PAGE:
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Roadmap to Happiness

Artefact 1: Mr Muscle | Article 3 of 4

Drying dinner plates
Washing up. Source: Stewart Black, Creative commons:

Lawrence had the ability to absorb himself in the moment, performing mundane tasks ‘with a radiating creativeness which was contagious’. In the third of four essays, James Walker explores how intent was central to his work ethic.

James Walker

James Walker @memorytheatre

In 1908, at the tender age of 22, Lawrence wrote to Blanche Jennings, identifying the three components needed for a fulfilling life:

“But the folks who see the funny side of things suffer horribly at times from loneliness. It is a sad thing to be the only spectator at a farce. So religion is a most comforting companion; it is absolutely necessary to many who would drop and never recover without it; then love is next precious, love of man and a woman; one should feel in it the force that keeps the menagerie on the move; lastly, a passionate attachment to some work which will help the procession somehow is a safety against the loneliness of not wanting to laugh at the farce, and of having no one with whom to weep”

Having a ‘passionate attachment to some work’ is of most interest here. We all need a purpose in life. Even the act of cleaning our teeth in the morning is a reason to get up. But once this purpose had been identified, Lawrence believed it should be performed with alacrity.

In the 1929 essay ‘Men Must Work and Women as Well’, Lawrence is critical of Western civilisation, claiming that people can no longer abide physical labour. As so much work of the period was physical, this presents a real social problem. We have become obsessed with idealised visions of life – be that marriage, family life or work. When we live in the head we concede to other idealised notions, such as the myth of progress where ‘everybody hopes it is flowing towards bigger business and better jobs’ all of which will magically create ‘more money, more congenial labour, and fewer hours’ and eventually ‘freedom from all irksome tasks’.

Freedom from physical labour leads to conspicuous consumption and distraction. This is hardly emancipation. Lawrence continues with an uncompromising diatribe of the pursuit of pleasure:

“…men and women shall have nothing to do except enjoy themselves. No beastly housework for the women, no beastly homework for the men. Free! Free to enjoy themselves. More films, more motor-cars, more dances, more golf, more tennis and more getting completely away from yourself. The great goal of enjoyment is to get away from yourself. And the goal of life is enjoyment.”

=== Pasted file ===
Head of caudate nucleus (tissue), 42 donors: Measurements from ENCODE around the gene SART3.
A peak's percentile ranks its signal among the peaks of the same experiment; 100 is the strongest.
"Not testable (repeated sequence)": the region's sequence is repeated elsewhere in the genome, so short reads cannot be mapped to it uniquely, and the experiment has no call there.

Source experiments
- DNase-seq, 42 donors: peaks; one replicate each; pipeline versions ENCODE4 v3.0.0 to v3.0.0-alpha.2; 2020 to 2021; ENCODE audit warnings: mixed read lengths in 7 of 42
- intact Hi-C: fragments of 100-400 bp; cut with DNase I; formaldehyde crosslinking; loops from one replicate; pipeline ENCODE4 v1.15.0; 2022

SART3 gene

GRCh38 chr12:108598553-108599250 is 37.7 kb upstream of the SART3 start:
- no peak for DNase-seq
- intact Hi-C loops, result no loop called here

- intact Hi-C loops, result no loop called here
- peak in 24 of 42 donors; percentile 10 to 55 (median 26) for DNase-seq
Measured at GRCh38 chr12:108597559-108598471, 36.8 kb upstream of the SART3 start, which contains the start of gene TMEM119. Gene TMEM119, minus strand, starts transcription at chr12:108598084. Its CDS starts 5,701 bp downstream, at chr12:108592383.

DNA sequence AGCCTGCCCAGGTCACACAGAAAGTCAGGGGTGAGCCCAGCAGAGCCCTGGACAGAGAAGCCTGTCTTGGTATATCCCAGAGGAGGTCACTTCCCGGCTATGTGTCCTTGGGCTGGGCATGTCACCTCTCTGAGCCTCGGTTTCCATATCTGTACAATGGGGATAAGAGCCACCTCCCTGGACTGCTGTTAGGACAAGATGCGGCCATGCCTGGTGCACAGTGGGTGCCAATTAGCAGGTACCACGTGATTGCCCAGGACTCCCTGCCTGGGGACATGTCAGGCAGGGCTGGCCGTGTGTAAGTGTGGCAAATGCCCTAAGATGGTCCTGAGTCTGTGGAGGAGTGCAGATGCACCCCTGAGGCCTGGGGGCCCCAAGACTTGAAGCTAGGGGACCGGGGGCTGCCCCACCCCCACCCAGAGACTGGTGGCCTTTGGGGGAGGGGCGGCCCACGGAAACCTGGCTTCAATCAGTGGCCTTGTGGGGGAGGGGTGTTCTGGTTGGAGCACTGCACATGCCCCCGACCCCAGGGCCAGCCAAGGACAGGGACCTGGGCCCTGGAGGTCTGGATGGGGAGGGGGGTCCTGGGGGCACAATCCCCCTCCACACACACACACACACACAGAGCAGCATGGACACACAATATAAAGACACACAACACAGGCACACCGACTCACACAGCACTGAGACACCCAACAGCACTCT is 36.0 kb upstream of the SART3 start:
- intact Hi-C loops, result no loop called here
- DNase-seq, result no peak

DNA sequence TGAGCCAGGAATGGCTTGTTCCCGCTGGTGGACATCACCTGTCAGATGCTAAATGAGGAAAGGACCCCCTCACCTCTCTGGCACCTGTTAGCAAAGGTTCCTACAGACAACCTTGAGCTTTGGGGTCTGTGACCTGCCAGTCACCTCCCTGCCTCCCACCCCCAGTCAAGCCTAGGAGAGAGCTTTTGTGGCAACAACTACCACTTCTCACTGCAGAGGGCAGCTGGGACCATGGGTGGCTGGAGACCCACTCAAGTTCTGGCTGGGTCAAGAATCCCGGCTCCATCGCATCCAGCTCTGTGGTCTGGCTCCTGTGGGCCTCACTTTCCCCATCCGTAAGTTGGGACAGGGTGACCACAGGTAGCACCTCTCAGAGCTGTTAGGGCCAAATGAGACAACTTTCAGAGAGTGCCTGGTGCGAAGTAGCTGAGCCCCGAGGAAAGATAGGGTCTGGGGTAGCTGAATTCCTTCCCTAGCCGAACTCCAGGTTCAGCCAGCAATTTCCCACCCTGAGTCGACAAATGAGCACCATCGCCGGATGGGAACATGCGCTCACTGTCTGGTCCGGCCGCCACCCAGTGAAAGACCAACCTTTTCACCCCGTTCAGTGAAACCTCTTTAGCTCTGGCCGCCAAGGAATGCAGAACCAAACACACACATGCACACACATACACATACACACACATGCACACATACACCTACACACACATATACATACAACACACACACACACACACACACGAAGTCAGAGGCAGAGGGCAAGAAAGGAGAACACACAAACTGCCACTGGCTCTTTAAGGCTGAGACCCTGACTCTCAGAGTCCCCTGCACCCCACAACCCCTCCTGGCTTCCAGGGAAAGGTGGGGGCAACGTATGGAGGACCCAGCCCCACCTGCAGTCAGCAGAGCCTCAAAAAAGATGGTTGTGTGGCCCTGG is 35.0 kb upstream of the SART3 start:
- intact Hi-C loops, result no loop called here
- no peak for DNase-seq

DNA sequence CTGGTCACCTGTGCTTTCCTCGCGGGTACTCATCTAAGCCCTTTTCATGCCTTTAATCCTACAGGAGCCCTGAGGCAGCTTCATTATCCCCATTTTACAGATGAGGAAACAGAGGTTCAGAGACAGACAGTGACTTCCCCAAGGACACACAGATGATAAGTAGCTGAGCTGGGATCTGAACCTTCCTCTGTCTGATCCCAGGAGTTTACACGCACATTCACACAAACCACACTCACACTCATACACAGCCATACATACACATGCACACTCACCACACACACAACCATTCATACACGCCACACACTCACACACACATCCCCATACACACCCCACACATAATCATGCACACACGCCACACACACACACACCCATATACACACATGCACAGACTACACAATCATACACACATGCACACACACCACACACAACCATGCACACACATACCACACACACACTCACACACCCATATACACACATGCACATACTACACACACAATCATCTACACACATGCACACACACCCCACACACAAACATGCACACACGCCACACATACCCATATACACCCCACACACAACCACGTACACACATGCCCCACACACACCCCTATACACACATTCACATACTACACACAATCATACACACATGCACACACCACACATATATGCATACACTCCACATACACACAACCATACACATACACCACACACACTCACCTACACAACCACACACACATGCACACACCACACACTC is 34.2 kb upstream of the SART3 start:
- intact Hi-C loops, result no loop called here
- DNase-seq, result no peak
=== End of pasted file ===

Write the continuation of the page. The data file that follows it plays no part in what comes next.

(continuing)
Lawrence had no intention of amusing himself to death in this Brave New World. Rather than escape, he found purpose in everyday mundane activities which he performed with passion and conviction. Juliette Huxley said Lawrence cooked ‘as he did most things, with a radiating creativeness which was contagious. Even washing-up had its own charm, enriched with the satisfaction of putting everything back in its chosen place, glowing with fresh cleanliness.’ He transmitted energy into every task, often singing the evangelical hymns of his youth while putting the pots away.

Aldous Huxley (Juliette’s brother in law) noted Lawrence was able ‘to absorb himself completely in what he was doing at the moment’. Therefore, his strong work ethic allowed a meaningful connection with whatever was occupying his attention at the time while also bringing about a level of contentment. Indeed, Geoff Dyer argues a similar attitude is required when reading Lawrence. His writing enjoins us to read him with the soul: ‘either you surrender to him, and to a spirit that flings out every sentence as if it were its last, or you are condemned to remain forever on the sidelines.’ Or as Lawrence advised himself: ‘Be still when you have nothing to say; when genuine passion moves you, say what you’ve got to say, and say it hot.’

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